Tested: Metzeler Sportec M5 Interact review

How does Metzeler's sports-touring tyre perform at the limit

Posted: 20 June 2011
by Ben Cope

Metzeler Sportec M5 Interact on track

German motorcycle tyre manufacturer Metzeler are well-known for their touring tyres but they’ve have expanded their range in recent years and are now offering tyres worth considering for sportier riding too.

Metzeler claim their new tyre, the Sportec M5 Interact, is a grippy sport-touring tyre that’ll work well on sportsbikes. As is the trend at the moment; tyre manufacturers are producing tyres that offer grip and bold mileage claims.

Often, the tyre uses dual compound, with a harder rubber in the centre to increase mileage and a softer compound rubber on the sides of the tyre for maximum grip.

The Metzeler Sportec M5 Interact doesn’t just use dual-compound rubber. The Interact part of the tyre’s name refers to the structural setup of the tyre carcass, which features steel bands which are tuned with different levels of tension, to control the amount of flex across the tyre’s surface.

The Sportec M5 Interact uses three different tension levels in its belts, across five different sections of the tyre. At the tyre’s centre, the belt’s tension is at its greatest, keeping the tyre stiffer, meaning it’s more stable at high speed and wears less too. As the belts move away from the centre of the tyre, their tension decreases, to allow the rubber to spread on the tarmac and find more grip. At the tyre’s edge a higher tension belt is used, to keep the edge of the tyre stable at full-on lean.

Seeing as Metzeler claim the M5 is capable on track, I tested them out on the current must-have superbike, the BMW S1000RR.

The S1000RR has over 175bhp at the back wheel and Cartagena’s tight corners unravel onto full-power straights, so the M5 Interacts were never going to have an easy time.

I started out on brand-new rubber, not scrubbed in, but it only took a lap before the tyres felt warm and I could start to feel for more of the grip they had on offer.

You don’t spend a lot of time upright at Cartagena and when your bike has a lot of horsepower, like the S1000RR, you end up using every last inch of the tarmac between corners.

The M5 Interact handles like a sports tyre, its profile isn’t as sharp as a full on track-focused tyre but for me, that’s a plus point. It doesn’t fall on its side like a tyre with a steep profile but it’s not slow to get over, either.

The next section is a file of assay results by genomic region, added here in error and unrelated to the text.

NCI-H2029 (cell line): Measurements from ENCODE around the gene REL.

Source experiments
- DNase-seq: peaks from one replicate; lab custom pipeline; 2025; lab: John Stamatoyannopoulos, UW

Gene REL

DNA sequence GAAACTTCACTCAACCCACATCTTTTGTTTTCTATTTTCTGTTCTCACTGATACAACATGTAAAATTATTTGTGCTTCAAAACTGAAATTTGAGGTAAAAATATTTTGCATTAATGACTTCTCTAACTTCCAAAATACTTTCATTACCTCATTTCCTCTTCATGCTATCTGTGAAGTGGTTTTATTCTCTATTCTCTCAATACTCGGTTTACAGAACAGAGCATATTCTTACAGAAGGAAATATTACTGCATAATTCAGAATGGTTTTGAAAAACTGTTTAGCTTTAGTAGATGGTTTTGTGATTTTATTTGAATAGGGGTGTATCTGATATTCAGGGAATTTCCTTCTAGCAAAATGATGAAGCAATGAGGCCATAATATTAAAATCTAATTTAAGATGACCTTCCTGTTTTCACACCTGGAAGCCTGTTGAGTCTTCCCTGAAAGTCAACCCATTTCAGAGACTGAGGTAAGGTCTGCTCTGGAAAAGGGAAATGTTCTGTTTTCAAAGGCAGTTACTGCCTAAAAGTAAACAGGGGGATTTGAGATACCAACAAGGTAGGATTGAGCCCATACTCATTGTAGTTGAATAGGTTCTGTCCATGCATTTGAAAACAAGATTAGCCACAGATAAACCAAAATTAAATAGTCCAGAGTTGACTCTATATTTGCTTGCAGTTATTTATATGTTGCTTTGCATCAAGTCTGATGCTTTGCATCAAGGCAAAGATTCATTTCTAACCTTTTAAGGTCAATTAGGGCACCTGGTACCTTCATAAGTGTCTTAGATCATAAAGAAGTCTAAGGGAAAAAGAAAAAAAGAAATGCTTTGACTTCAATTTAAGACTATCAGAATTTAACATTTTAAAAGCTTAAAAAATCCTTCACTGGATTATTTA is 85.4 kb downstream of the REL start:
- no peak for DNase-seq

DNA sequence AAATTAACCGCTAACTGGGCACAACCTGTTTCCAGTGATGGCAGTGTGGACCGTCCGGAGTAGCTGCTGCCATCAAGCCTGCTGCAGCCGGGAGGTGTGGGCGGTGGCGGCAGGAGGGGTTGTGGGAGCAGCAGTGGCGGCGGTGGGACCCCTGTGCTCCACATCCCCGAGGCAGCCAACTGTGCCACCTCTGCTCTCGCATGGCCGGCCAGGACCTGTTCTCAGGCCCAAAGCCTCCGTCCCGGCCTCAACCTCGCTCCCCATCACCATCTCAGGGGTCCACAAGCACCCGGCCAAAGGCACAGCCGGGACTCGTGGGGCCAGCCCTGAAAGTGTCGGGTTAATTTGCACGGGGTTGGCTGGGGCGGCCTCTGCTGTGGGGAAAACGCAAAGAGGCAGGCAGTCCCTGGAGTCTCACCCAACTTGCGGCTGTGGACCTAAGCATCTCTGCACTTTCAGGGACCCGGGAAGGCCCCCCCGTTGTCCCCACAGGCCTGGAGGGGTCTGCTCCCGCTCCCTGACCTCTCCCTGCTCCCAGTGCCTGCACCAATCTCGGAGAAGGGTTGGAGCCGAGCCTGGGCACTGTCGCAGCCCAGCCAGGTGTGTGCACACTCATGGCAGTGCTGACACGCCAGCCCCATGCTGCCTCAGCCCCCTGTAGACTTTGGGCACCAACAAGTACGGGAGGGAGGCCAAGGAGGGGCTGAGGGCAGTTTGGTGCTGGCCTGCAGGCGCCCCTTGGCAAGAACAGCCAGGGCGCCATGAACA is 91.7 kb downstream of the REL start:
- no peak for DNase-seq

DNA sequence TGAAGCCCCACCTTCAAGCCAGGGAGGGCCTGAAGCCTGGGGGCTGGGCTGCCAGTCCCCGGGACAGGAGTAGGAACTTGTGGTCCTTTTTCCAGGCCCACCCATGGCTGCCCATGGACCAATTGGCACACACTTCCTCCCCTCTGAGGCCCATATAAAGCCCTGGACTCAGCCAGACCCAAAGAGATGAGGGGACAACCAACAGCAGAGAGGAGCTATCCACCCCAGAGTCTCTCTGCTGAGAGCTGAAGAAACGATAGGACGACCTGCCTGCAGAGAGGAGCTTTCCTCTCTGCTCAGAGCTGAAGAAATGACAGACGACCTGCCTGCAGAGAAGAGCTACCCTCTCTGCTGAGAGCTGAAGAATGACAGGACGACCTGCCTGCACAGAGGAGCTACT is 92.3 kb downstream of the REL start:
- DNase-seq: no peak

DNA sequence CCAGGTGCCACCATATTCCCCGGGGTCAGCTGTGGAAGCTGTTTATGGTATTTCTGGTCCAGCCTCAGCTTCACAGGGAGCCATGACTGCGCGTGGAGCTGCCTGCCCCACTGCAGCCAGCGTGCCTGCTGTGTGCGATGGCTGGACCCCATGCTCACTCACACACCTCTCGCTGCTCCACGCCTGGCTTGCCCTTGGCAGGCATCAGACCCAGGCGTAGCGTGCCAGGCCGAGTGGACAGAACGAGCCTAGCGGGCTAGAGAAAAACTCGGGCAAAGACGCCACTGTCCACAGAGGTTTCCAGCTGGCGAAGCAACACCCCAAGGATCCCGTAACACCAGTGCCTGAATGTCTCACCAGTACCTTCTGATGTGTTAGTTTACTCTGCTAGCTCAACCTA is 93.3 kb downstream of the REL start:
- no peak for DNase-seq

The S1000RR has phenomenal power but its brakes are also a force to be reckoned with. At the end of Cartagena’s main straight, you’re pulling in excess of 150mph and scrubbing off around 100mph for the first corner. The braking zone is slightly uphill which obviously helps but the M5 Interact stayed stable even when dealing with everything twin Brembo calipers could throw at them.

Drive out of corners was another aspect I can’t fault the M5 Interact on. The S1000RR has traction control, which after a few laps I decided to explore. Driving out of 3rd-gear corners, with a good amount of lean, there was only the smallest amount of movement from the rear but not enough to feel the traction control kicking in.

I wanted to find the point the tyres let go, so at the back of the circuit on a tight 2nd-gear corner that opens up to a decent straight I fired everything the S1000RR had at the M5 Interact rear tyre and a few milliseconds later I was out of the seat and staring at the tank below me. The problem was, my traction control wasn’t on and had never been on the entire session.

I count myself pretty lucky that my ham-fisted corner exit didn’t fire me into the back of an ambulance but all credit to the M5 Interact rear; no tyre would deal with that kind of abuse and I’m impressed it didn’t lose traction sooner.

What’s more impressive is that I spent the whole session being as eager with the throttle as I could, knowing that the traction control would cut in if the going got too hot. The fact that it was never switched on and the M5 Interact behaved all session is a true testament to its ability on track.

If it’s half as good at racking up mileage as it is at dealing with trackday pace, then it’ll make a great one-size-fits-all tyre for the typical British sportsbike rider who racks up a couple of thousand miles and a couple of trackdays a year.

If you’re a fast road-rider and looking for a tyre that’ll offer excellent grip, I’d highly recommend the Metzeler Sportec M5 Interact.

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Discuss this story

Howdy sir,

I am mid-way through my 2nd set of M5s, on an S1000RR. The bike came with K3 Metzlers, which were a BALL! BUT, they lasted 650miles I think....

The between the first K3s, the worn-out first M5s and 2/3rds through the second set, I am at 6300miles.

I got scared twice on the first set of M5s during break-in, front tucked twice, but they were still scrubbing-in, and I had let them cool-off a little. Since then, never a problem.

I DO think there is an odd vibration from the front on hard braking, sort of a growl through the bars for want of a phrase. They have been GREAT tires. They last several times over the better handling K3s, they cost a little less.

I was rather pushing the bike this weekend in the hills, and the edges got a little "cooked" and usual tiny gumballs that I'd get ALL the timeall over, with the softer K3s. The K3s would pill-up all over at anything over 150mph, the M5s not.

The feedback from the front is less than you have with the K3s, but otherwise I am quite pleased. Also, the M5s are significantly better in the wet.

Best wishes.

I almost forgot, they are Brembos, just NOT monoblocs. And they ARE great brakes (the master is Nissin).

Posted: 28/06/2011 at 22:49

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